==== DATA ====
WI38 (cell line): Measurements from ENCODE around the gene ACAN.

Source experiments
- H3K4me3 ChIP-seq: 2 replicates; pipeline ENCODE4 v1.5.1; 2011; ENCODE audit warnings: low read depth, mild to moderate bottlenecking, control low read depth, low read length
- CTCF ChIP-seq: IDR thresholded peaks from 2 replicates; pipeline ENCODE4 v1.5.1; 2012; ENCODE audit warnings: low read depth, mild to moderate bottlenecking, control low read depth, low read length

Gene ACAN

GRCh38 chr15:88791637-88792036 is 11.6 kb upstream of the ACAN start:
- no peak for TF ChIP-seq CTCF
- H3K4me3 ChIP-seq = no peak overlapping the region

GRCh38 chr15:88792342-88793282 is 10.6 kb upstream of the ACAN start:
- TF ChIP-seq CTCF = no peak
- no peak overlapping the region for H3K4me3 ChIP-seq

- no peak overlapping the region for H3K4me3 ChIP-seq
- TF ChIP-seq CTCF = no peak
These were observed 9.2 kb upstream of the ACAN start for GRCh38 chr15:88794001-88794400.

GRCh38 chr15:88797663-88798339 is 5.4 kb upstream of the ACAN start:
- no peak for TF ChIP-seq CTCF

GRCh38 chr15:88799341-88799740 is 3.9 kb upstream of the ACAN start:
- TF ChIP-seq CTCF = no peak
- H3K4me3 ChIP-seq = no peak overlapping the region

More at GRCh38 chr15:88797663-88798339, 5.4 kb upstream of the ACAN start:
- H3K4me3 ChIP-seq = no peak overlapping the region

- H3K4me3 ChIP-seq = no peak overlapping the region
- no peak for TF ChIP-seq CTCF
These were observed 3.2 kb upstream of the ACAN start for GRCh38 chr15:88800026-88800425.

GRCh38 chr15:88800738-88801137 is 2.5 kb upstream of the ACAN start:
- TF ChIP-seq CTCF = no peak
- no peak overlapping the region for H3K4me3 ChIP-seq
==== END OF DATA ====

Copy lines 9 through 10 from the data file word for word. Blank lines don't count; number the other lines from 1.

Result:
GRCh38 chr15:88792342-88793282 is 10.6 kb upstream of the ACAN start:
- TF ChIP-seq CTCF = no peak